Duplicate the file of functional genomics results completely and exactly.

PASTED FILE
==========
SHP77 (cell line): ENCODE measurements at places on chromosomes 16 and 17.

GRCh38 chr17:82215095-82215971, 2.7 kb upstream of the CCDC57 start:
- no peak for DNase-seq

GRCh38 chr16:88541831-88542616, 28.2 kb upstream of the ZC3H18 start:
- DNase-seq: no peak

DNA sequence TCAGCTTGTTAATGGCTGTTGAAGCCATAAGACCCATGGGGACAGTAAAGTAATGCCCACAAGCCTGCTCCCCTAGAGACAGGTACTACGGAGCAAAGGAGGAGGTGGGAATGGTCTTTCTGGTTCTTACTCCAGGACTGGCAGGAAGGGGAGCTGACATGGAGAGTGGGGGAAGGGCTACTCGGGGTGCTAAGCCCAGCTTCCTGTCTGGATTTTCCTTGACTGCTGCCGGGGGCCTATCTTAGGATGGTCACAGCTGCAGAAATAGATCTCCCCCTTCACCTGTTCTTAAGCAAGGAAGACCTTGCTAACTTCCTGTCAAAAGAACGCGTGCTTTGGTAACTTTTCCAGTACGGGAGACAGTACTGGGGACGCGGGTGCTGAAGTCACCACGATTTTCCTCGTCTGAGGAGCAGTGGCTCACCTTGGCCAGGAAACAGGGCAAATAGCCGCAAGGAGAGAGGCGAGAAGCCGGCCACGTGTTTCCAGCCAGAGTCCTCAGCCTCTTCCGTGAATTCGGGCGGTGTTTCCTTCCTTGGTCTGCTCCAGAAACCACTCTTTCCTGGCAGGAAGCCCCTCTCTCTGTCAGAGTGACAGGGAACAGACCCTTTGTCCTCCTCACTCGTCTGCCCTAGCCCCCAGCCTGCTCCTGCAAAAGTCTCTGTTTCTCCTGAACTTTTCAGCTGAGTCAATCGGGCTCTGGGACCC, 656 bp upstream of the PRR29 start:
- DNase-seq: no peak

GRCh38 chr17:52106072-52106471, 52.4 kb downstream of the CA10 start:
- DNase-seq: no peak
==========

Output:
SHP77 (cell line): ENCODE measurements at places on chromosomes 16 and 17.

GRCh38 chr17:82215095-82215971, 2.7 kb upstream of the CCDC57 start:
- no peak for DNase-seq

GRCh38 chr16:88541831-88542616, 28.2 kb upstream of the ZC3H18 start:
- DNase-seq: no peak

DNA sequence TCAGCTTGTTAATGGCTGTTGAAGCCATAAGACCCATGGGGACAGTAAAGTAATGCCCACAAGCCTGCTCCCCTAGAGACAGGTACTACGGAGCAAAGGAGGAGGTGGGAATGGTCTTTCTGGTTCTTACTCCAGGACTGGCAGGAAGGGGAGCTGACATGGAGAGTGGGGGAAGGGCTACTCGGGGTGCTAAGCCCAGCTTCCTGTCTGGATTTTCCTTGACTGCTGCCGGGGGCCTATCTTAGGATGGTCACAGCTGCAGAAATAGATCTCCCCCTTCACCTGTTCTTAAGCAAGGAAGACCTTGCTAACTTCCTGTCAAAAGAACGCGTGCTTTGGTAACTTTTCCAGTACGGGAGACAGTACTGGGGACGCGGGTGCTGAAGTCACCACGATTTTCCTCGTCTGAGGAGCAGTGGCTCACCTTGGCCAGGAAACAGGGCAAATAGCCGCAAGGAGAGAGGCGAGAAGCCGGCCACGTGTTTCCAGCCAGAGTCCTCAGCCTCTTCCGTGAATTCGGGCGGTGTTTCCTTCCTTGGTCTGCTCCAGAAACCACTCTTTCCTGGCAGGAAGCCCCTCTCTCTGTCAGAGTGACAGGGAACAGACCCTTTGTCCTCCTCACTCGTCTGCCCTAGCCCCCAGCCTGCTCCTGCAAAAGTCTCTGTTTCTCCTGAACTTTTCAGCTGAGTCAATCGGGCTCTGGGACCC, 656 bp upstream of the PRR29 start:
- DNase-seq: no peak

GRCh38 chr17:52106072-52106471, 52.4 kb downstream of the CA10 start:
- DNase-seq: no peak